WOW: You have a BFA in creative writing. Do you think this has helped you with your writing career? How?
Kelly: Both yes and no.
Yes. Entry into most writing programs is usually competitive. When I inform a publisher (or whomever) that I have a BFA in creative writing, I feel that it shows, on a very basic level, I’m skilled enough as a writer to have gained acceptance into a program and that I’m serious enough about my writing to have invested the time and money.
No. Ultimately, degree or no degree, it’s one’s writing that speaks for itself.
Yes. Like contests, a degree in creative writing provides those external deadlines. Many programs also require you to write in more than one genre, so a writer may be pushed beyond her comfort zone. I write mainly for children and young adults, but my experience was broadened into writing stageplay, nonfiction (personal essay, memoir, op ed), manga, short fiction, and so on.
No. My personal opinion is that there are also potential pitfalls to degree programs (such as cookie-cutter methods/approaches to writing that may stifle uncharted territory in the creative process). I recall one occasion when I should have forged ahead with a story rather than attempt a re-write.
Yes. I learned a lot about building a career in writing… all the little details about query letters, the dos and don’ts of manuscript submissions; I met publishers, agents, authors, instructors, fellow writers, and built some great networks. I feel the degree helped me establish a solid foundation in my writing career.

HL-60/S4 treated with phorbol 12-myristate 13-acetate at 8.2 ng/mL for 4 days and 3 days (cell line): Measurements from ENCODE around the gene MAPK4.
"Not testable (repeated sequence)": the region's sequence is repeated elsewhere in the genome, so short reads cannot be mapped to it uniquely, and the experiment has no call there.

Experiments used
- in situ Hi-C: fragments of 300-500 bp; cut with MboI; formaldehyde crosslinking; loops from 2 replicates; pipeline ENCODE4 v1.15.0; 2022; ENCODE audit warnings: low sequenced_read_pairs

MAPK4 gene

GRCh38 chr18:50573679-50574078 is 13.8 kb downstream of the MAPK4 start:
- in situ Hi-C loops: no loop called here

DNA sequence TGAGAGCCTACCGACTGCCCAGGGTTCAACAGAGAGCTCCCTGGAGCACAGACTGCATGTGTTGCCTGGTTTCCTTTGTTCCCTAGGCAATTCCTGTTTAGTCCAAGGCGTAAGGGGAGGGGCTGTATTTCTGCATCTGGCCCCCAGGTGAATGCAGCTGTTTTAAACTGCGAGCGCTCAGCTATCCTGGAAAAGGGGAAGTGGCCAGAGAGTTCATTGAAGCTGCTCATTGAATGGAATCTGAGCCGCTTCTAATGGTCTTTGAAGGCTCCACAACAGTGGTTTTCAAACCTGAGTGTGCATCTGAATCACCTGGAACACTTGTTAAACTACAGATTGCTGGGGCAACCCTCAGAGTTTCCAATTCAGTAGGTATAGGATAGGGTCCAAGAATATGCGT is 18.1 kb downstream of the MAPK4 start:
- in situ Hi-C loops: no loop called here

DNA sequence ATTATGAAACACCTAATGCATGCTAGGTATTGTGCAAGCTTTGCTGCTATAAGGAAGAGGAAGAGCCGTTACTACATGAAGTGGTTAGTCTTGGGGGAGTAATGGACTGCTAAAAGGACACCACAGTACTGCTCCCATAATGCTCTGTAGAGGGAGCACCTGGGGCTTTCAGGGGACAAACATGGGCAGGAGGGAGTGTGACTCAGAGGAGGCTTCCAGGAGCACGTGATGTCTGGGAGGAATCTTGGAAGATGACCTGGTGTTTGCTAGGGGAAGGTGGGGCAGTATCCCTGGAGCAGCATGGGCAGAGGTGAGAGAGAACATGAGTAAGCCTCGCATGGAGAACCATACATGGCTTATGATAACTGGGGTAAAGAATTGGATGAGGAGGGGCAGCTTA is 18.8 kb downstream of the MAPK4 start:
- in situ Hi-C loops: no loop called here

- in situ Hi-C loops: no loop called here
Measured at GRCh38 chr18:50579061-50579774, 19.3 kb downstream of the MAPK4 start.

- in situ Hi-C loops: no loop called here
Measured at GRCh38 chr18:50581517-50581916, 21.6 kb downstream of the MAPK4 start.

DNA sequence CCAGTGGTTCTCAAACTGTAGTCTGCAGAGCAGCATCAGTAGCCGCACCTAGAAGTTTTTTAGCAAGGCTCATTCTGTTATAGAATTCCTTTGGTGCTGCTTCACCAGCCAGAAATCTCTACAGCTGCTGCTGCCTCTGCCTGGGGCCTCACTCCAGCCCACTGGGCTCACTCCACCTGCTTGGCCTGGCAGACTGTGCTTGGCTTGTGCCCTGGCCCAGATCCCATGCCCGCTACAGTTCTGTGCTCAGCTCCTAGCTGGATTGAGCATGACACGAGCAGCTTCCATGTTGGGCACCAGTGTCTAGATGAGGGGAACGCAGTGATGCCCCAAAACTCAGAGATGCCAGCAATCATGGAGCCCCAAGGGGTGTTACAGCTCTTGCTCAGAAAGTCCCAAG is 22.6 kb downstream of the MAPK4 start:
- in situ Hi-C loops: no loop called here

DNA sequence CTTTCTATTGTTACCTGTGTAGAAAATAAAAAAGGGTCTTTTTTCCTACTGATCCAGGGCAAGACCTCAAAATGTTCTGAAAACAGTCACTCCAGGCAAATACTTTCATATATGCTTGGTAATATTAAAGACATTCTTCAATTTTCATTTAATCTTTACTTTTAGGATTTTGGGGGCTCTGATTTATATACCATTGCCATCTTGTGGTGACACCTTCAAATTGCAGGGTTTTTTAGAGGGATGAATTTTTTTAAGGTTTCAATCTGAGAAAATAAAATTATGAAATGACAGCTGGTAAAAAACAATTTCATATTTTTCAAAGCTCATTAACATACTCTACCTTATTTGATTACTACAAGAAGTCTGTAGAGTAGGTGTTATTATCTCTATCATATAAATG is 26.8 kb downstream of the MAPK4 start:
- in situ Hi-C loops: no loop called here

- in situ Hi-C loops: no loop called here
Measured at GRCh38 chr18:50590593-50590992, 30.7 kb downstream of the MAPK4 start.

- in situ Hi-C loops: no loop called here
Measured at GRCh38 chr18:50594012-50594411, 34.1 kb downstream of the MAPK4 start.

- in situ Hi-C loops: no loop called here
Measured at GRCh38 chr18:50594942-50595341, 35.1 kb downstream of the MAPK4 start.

No. All of the above can be learned or established outside a degree program. Even with my solid foundation I feel I’m learning the most in the real world by writing, submitting to publishers, facing rejections, writing, meeting with my mentor, writing, winning a contest, and more writing, writing, writing.
Once I graduated with my BFA I quickly ruled out the option of pursuing a MFA in creative writing. For me, I felt the benefits no longer outweighed the costs. Rather, I chose a MA program that, in addition to an academic component, permits me to write a novel as part of my thesis project. It’s the best of both worlds, in my opinion.
My current work-in-progress is set in the Ancient Near East (ANE) and is very research intensive. Through my MA program I have access to scholars who are experts in the ANE, I’m able to propose guided studies tailoring my course content to exactly what I want to learn/research, and there are courses that facilitate the creative component. In the end, I’ll have finished my book to “publishable standard” and acquired a whole lot of learning (preparation for a Phd). Perfect for me!
How about you? What’s your experience with writing degrees? How have you weighed the costs/benefits? Would your response to the interview question be much different than mine? Your comments are welcome.
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